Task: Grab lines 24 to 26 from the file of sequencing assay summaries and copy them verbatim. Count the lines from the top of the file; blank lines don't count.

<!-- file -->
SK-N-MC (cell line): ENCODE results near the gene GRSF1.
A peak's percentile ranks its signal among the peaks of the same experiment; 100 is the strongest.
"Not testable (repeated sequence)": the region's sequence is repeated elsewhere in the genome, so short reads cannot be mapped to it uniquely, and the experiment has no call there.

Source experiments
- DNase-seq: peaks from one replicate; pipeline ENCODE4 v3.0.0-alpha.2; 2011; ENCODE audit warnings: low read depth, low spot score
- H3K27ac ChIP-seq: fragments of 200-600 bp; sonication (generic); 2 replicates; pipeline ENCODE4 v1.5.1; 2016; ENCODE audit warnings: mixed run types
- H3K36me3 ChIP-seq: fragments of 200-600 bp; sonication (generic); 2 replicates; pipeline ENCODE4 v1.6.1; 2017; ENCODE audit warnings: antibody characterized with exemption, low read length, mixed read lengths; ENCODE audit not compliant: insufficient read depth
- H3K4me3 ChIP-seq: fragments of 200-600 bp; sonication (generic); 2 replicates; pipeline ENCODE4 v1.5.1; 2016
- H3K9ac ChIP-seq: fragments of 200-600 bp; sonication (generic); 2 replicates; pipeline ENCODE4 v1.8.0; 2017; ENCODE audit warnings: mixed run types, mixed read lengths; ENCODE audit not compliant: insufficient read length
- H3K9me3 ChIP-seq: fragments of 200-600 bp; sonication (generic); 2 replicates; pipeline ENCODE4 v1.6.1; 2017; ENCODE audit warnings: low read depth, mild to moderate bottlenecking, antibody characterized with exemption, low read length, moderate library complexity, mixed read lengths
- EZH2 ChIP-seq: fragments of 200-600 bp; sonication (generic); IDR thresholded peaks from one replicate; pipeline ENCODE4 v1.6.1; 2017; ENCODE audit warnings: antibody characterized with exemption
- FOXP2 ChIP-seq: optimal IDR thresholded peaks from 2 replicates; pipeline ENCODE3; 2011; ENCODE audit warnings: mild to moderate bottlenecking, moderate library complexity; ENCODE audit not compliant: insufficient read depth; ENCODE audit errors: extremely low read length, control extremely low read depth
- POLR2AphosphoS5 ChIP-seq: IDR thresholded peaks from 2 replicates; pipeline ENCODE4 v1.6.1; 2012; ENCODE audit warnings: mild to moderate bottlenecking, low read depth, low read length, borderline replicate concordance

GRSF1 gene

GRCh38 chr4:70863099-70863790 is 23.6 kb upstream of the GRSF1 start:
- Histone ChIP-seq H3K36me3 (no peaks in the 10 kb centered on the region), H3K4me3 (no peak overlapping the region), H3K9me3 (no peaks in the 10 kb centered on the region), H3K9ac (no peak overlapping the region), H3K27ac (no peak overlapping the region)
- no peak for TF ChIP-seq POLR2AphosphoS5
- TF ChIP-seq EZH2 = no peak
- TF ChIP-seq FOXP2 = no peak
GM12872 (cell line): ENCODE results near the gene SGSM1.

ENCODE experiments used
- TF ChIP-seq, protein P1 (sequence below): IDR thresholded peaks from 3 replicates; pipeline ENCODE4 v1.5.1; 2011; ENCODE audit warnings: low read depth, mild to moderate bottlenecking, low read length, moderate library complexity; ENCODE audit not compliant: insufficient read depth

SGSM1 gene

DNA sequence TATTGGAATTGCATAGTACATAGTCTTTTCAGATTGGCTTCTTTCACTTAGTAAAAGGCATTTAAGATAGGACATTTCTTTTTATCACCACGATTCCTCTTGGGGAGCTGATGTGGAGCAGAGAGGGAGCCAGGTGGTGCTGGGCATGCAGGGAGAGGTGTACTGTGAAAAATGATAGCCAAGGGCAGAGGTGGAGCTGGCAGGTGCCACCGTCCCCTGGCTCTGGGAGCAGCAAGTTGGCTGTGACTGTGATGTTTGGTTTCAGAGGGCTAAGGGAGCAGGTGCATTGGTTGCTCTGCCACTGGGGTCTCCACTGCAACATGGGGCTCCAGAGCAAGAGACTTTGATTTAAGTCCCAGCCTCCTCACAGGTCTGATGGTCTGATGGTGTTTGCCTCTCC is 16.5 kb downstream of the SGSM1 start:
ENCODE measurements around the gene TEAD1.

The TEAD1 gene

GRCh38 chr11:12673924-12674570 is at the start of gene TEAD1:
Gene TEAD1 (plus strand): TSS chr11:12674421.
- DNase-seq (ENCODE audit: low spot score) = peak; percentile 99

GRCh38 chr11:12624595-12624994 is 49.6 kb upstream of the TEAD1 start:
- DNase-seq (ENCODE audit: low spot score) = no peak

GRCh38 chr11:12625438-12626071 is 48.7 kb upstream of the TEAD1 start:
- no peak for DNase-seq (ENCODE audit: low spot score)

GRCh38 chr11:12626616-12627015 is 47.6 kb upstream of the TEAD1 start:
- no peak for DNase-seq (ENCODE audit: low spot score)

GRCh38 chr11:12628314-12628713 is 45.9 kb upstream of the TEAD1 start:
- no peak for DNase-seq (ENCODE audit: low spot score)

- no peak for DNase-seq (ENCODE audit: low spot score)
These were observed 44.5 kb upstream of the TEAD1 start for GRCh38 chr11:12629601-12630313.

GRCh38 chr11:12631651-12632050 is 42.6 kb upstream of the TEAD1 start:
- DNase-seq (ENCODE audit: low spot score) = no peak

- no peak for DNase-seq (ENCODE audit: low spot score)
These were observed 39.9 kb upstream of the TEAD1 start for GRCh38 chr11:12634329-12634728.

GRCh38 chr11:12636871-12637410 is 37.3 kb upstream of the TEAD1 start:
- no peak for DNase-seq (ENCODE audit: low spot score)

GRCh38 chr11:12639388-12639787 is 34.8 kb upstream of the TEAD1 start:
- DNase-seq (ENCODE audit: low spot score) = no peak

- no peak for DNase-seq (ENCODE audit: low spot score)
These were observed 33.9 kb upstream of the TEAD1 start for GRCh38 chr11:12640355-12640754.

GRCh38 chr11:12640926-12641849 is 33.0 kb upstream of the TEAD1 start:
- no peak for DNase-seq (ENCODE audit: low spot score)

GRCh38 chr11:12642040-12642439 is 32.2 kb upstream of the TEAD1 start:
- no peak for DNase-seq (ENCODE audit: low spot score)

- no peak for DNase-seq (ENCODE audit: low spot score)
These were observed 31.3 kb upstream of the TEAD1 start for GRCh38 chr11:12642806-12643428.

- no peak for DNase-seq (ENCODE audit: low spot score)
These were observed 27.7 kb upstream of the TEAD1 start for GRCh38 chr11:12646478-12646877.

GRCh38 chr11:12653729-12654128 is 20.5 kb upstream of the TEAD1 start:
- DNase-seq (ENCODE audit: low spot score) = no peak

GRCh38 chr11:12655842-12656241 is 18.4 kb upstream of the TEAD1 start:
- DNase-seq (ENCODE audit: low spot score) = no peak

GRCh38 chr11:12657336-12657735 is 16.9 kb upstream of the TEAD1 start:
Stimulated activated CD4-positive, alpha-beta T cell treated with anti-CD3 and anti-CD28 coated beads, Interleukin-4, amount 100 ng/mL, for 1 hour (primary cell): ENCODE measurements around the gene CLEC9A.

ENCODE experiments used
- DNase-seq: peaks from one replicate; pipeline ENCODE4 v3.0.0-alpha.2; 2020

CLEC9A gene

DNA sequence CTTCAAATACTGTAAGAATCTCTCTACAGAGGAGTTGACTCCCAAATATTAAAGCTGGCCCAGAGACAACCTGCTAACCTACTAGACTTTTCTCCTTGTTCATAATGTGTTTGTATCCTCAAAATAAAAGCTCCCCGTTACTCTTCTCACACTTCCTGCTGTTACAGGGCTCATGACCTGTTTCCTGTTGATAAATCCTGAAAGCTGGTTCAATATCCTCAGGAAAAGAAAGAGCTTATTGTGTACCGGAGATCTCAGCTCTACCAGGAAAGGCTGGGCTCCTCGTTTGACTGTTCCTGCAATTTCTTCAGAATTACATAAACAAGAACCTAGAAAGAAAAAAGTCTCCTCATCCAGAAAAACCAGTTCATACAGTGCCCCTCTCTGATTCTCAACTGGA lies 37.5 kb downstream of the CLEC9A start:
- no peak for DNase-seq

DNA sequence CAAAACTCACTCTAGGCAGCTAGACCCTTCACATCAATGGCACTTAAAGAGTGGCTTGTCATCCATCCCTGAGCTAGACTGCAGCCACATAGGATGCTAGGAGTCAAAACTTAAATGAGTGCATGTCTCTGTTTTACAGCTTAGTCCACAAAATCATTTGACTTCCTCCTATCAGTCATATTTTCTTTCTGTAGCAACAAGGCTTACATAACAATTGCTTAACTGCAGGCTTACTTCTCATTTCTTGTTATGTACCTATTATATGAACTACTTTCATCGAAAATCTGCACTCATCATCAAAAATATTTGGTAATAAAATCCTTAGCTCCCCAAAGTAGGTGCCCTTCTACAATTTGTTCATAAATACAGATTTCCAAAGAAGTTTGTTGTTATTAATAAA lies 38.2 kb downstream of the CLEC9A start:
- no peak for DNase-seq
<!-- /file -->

DNA sequence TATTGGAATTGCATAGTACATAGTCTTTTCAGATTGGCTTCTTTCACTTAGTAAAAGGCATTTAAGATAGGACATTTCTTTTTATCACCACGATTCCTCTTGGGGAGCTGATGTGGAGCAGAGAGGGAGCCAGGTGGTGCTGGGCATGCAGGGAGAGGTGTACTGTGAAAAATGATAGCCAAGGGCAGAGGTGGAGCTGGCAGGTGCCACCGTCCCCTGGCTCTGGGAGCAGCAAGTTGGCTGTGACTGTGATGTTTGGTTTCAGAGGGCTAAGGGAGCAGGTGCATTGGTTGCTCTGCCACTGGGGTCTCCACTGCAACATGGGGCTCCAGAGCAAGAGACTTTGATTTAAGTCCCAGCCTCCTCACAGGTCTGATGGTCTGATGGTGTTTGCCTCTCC is 16.5 kb downstream of the SGSM1 start:
ENCODE measurements around the gene TEAD1.

The TEAD1 gene